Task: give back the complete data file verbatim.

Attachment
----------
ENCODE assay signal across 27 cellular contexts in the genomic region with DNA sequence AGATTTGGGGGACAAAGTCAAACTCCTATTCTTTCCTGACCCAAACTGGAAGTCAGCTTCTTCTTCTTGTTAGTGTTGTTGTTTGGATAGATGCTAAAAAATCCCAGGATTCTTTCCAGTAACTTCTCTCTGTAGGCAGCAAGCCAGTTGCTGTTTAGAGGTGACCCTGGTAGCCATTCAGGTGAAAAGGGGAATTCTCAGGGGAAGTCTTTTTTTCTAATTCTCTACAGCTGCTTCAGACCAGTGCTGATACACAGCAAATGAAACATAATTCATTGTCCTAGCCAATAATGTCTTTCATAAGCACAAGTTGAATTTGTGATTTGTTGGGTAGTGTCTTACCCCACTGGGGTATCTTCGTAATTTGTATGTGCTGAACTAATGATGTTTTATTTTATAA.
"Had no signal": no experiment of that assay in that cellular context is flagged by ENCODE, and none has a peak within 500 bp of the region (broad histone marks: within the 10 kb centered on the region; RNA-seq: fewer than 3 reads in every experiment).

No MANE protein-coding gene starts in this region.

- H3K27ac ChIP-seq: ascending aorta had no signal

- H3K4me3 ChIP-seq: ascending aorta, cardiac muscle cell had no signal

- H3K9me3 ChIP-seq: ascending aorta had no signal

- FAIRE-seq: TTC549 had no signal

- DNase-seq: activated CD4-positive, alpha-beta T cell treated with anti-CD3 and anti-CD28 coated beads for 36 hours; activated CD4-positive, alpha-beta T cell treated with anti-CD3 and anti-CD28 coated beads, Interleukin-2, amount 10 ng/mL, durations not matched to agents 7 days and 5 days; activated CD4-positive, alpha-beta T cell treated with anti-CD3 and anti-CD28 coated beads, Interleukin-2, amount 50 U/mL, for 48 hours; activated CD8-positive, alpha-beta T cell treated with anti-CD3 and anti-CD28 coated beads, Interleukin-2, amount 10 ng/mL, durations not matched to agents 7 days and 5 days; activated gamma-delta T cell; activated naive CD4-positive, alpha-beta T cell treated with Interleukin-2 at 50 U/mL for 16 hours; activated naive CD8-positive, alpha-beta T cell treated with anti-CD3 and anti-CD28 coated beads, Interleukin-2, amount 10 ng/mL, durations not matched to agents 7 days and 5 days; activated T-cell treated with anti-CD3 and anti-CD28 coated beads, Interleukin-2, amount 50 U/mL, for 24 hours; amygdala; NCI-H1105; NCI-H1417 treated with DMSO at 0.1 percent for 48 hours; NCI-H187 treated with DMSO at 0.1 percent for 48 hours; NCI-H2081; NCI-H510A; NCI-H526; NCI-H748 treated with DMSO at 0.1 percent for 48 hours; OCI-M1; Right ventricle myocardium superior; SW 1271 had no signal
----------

ENCODE assay signal across 27 cellular contexts in the genomic region with DNA sequence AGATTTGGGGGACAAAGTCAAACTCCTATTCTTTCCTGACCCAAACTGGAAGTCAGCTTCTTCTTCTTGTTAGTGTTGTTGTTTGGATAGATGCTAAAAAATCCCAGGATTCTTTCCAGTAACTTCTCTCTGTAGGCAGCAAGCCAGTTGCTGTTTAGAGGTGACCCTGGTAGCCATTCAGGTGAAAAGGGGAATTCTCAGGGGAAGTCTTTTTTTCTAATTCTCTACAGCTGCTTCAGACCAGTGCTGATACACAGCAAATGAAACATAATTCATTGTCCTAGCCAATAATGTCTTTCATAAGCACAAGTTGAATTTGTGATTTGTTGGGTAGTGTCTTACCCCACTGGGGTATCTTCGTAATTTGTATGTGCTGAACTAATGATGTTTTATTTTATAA.
"Had no signal": no experiment of that assay in that cellular context is flagged by ENCODE, and none has a peak within 500 bp of the region (broad histone marks: within the 10 kb centered on the region; RNA-seq: fewer than 3 reads in every experiment).

No MANE protein-coding gene starts in this region.

- H3K27ac ChIP-seq: ascending aorta had no signal

- H3K4me3 ChIP-seq: ascending aorta, cardiac muscle cell had no signal

- H3K9me3 ChIP-seq: ascending aorta had no signal

- FAIRE-seq: TTC549 had no signal

- DNase-seq: activated CD4-positive, alpha-beta T cell treated with anti-CD3 and anti-CD28 coated beads for 36 hours; activated CD4-positive, alpha-beta T cell treated with anti-CD3 and anti-CD28 coated beads, Interleukin-2, amount 10 ng/mL, durations not matched to agents 7 days and 5 days; activated CD4-positive, alpha-beta T cell treated with anti-CD3 and anti-CD28 coated beads, Interleukin-2, amount 50 U/mL, for 48 hours; activated CD8-positive, alpha-beta T cell treated with anti-CD3 and anti-CD28 coated beads, Interleukin-2, amount 10 ng/mL, durations not matched to agents 7 days and 5 days; activated gamma-delta T cell; activated naive CD4-positive, alpha-beta T cell treated with Interleukin-2 at 50 U/mL for 16 hours; activated naive CD8-positive, alpha-beta T cell treated with anti-CD3 and anti-CD28 coated beads, Interleukin-2, amount 10 ng/mL, durations not matched to agents 7 days and 5 days; activated T-cell treated with anti-CD3 and anti-CD28 coated beads, Interleukin-2, amount 50 U/mL, for 24 hours; amygdala; NCI-H1105; NCI-H1417 treated with DMSO at 0.1 percent for 48 hours; NCI-H187 treated with DMSO at 0.1 percent for 48 hours; NCI-H2081; NCI-H510A; NCI-H526; NCI-H748 treated with DMSO at 0.1 percent for 48 hours; OCI-M1; Right ventricle myocardium superior; SW 1271 had no signal